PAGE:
All of our mentors have some sort of cancer story, which helps them relate to their mentee. Josh is a cancer survivor, and his mom, aunt, dad, uncle, and grandfather all had cancer as well. He knows it well.
He also speaks German and a little Farsi. At the age of 24, he owns his own startup that does cybersecurity. Hiking, biking, and impressions are his forte, but I would argue that writing is one of his talents as well.
My aunt, the eldest sister and almost the secondary matriarch to the family, moved from Tehran to the United States alone, and provided support for the rest of her brothers and sisters to move to the United States around the time of the Iranian Revolution. She’s always been there for family, but with her medical background as a nurse anesthetist and her instinctual care-taking nature, she has particularly been there for every member of the family during their times of medical need (myself very much included).
When my mom was diagnosed with breast cancer, my brother and I were still in early elementary school. It had already gone to her lymph nodes, but despite that she continued to work as a paralegal and full-time mom throughout her treatment. As much as she was able to do on her own, my aunt stepped in to try and find her the best doctors, treatment options, and she would drive her to and from her chemo and radiation sessions.
One afternoon after a long chemo session and some bad traffic, my aunt ran into the bathroom after getting my mom inside. When she got out she found my mother crawling up the stairs towards the kitchen.
“Manizheh, what the hell are you trying to do?! “
My mom, still weak from treatment, answered back, “I need to make macaroni and cheese…”
“What? You just got back from chemo and you’re almost killing yourself just to get up the stairs to make macaroni?”
“Matt and Josh will be home from school soon, and I want them to have dinner to eat. Macaroni and cheese is one of their favorites.”
My aunt broke down into tears. When my mom asked what was wrong, she tried to explain that they were tears of joy. Joy because this was the moment she knew that her sister, would survive.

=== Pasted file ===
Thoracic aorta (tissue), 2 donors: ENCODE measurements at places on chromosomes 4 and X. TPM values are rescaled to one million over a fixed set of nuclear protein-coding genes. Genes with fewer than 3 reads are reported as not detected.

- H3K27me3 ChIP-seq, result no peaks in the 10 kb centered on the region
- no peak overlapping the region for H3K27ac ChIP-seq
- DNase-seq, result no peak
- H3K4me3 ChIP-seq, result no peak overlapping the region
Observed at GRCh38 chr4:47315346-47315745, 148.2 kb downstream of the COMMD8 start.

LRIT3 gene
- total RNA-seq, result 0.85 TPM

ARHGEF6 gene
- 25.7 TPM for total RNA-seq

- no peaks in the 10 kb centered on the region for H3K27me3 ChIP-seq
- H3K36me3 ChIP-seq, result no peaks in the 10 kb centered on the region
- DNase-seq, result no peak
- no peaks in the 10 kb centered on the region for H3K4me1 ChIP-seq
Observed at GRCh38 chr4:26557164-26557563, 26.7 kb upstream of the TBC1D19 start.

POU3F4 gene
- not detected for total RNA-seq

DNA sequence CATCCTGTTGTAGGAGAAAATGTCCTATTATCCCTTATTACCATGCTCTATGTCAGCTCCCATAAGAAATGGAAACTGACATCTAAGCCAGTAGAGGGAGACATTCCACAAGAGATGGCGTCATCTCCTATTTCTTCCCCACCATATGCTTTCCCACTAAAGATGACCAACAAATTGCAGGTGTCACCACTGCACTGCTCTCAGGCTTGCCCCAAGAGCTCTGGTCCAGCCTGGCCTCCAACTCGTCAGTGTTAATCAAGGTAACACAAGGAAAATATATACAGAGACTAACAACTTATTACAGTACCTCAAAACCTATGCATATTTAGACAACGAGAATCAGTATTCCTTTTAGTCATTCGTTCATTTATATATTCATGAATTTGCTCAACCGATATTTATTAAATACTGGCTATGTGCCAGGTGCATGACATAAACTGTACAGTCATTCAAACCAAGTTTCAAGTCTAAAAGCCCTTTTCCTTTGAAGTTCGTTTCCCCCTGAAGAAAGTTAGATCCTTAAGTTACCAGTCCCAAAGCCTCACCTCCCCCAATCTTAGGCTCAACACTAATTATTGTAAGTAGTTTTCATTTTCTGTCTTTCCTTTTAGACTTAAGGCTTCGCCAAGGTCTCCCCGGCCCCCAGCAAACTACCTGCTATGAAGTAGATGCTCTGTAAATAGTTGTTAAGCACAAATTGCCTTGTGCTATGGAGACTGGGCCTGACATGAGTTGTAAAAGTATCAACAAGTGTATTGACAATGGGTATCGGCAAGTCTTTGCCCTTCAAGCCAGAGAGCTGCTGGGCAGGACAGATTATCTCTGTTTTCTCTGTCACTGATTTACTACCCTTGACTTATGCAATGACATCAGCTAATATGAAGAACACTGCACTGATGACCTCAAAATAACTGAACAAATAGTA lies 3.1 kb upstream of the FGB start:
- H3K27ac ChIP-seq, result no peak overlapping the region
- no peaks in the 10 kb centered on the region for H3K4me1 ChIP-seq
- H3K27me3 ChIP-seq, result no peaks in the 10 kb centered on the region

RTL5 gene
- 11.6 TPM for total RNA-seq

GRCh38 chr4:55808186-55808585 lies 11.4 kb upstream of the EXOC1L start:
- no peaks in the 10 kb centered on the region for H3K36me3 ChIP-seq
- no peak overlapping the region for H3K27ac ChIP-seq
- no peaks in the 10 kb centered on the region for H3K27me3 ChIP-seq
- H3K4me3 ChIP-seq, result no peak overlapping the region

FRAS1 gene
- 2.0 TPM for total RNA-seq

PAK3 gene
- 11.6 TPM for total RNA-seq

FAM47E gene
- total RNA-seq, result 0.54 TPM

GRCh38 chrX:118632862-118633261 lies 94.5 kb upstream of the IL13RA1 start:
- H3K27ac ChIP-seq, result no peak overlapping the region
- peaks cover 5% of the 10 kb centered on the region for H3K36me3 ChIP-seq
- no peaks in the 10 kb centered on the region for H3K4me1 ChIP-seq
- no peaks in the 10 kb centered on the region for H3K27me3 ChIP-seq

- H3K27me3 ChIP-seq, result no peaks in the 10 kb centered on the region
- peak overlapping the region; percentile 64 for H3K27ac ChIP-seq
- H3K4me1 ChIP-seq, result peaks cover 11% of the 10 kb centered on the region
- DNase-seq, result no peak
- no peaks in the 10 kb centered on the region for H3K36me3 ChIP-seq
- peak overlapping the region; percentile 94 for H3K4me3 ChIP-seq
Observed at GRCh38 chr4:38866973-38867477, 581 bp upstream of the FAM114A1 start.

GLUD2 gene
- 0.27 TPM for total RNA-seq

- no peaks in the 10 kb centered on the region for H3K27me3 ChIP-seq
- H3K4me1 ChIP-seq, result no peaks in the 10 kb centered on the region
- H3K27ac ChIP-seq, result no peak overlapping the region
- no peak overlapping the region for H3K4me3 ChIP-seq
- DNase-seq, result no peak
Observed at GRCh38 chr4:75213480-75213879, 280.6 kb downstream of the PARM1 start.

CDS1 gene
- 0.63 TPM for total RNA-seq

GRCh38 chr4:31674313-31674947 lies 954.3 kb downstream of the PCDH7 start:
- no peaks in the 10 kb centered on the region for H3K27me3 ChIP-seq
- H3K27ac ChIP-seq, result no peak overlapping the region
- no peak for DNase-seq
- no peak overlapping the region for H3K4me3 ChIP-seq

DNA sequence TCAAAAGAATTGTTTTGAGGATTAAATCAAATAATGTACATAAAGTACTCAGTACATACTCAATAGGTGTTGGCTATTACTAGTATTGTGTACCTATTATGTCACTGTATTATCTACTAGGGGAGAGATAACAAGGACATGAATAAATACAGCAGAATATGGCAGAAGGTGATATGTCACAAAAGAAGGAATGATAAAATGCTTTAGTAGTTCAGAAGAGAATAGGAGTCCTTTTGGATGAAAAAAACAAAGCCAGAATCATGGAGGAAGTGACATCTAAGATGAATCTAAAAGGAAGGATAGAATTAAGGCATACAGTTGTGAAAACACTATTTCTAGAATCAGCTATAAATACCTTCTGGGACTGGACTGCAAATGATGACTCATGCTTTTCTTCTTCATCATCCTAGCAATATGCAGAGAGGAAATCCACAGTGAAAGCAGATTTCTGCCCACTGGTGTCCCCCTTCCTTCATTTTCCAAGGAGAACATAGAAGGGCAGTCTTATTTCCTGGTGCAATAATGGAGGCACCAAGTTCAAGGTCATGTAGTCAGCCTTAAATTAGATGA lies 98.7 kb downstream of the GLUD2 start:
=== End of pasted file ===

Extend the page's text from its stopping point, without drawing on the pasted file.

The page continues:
When it comes to cancer, or any other mortal struggle having a reason and will to live seems to be paramount in survival. Seeing how hard she fought to continue to take care of us, when she really needed someone to care of her inspired great faith that she would not give up, even when fighting through chronic pain and fatigue that questions the resilience of any person, no matter how strong. Whether kids fully comprehend the situation or not, they always seem to understand more than adults give them credit for. Naturally she tied to shelter me from the experience as much as possible since I was so young, but of course I picked up on more than she let on. As I’ve matured however, my mom has opened up to me more about her experience. Ever since she was diagnosed and doctors started giving her a ticking clock, she said went through all the treatment just so she could have a bit more time with her children.
“I just want a few more years”, soon became a few more and then, “I just want to see my kids get through high school.” She couldn’t bear the thought of us growing up without a mother, or with a step-mother who didn’t care. If my mom ever had any faults when it came to her parenting, it came only from caring too much.
I’m now an adult, living on my own, and running my own company, but thankfully my mom is still around and still trying to mother me. I’m fully assured that she won’t let anything get in the way of that – not me growing up or moving away, and certainly not cancer. Thanks for all the mac n’ cheese mom.